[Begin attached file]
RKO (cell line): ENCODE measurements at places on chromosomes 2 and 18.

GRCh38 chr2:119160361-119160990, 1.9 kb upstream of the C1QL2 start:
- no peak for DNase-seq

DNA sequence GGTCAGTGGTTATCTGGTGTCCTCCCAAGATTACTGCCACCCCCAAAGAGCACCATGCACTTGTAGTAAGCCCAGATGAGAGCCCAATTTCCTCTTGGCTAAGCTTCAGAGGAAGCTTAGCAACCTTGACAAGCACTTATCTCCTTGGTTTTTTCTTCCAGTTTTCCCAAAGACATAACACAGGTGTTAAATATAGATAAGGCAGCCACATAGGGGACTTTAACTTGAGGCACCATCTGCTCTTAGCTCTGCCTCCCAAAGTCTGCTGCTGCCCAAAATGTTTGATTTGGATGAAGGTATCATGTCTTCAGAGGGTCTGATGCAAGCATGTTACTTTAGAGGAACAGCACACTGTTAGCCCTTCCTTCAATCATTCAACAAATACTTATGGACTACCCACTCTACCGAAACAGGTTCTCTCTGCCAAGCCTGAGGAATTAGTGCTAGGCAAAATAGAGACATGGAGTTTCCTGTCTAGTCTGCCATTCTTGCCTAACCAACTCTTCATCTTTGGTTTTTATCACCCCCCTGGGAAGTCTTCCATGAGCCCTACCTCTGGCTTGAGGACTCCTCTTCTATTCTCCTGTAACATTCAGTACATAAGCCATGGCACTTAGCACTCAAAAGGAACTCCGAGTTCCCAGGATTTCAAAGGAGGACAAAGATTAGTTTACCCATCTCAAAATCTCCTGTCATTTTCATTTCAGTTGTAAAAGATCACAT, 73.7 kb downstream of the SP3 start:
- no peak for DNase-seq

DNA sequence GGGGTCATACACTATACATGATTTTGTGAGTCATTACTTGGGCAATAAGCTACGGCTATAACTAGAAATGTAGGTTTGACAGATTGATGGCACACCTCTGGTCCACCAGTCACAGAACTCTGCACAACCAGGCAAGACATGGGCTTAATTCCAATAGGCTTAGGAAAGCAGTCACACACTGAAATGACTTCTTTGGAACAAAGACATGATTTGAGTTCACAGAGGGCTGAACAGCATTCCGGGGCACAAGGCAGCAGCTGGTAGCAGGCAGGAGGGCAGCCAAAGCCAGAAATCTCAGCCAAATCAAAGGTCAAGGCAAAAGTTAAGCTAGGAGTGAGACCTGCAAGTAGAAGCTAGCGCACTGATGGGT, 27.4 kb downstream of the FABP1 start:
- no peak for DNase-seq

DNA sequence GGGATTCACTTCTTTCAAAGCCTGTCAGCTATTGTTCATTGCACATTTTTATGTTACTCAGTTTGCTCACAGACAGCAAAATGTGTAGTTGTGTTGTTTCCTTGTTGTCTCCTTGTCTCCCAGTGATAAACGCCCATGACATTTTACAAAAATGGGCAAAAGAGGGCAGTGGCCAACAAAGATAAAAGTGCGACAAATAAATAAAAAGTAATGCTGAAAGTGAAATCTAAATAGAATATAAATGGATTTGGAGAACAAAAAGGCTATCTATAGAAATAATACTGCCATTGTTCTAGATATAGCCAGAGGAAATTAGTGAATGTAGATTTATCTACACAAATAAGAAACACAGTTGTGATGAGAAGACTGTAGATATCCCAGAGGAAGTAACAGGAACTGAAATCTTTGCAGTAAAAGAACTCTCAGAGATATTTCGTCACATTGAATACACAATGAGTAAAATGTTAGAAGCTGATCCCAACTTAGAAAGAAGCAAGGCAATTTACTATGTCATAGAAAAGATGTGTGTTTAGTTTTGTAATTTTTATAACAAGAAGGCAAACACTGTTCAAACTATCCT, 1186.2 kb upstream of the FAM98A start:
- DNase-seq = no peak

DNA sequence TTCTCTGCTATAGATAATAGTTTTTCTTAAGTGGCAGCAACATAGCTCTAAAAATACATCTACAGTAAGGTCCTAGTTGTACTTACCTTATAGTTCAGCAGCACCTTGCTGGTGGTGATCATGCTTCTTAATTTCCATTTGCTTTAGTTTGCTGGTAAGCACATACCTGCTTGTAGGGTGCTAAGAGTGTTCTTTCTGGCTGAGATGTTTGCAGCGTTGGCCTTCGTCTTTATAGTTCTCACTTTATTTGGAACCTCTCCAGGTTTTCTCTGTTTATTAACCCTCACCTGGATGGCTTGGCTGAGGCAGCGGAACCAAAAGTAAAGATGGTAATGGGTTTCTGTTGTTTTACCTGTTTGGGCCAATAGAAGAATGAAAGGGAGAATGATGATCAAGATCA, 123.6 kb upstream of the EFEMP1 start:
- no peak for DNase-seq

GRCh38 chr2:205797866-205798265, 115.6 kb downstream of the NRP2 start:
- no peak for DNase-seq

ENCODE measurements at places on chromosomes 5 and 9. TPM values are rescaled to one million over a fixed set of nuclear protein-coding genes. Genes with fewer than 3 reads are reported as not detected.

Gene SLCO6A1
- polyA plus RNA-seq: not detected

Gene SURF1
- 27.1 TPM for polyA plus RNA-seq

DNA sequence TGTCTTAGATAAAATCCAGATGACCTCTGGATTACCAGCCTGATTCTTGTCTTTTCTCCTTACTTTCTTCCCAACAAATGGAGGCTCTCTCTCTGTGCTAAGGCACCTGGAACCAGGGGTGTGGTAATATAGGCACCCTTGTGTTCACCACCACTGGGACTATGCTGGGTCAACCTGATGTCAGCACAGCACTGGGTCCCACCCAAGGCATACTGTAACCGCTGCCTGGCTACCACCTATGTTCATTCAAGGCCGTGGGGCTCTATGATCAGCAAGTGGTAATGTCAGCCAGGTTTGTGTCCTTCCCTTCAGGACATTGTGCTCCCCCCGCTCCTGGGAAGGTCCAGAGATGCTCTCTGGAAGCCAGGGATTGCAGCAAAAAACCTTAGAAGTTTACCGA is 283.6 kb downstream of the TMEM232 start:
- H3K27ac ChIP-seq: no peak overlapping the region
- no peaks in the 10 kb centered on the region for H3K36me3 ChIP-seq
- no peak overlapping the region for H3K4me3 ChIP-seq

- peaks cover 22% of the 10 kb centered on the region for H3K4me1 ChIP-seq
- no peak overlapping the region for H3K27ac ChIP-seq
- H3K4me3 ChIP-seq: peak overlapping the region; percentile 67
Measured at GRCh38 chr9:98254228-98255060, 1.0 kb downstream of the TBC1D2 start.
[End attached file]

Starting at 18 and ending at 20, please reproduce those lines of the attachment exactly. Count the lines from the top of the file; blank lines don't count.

- 27.1 TPM for polyA plus RNA-seq

DNA sequence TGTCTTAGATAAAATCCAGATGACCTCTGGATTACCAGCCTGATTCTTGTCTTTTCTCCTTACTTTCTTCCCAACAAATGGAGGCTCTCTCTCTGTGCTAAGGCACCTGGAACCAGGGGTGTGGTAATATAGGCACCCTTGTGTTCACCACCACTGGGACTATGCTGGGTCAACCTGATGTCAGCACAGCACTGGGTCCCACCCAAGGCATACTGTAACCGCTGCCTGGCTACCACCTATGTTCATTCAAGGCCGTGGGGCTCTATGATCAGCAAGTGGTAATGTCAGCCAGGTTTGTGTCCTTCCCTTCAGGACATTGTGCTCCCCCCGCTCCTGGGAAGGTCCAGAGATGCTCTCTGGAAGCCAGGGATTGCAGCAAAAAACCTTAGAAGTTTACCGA is 283.6 kb downstream of the TMEM232 start:
- H3K27ac ChIP-seq: no peak overlapping the region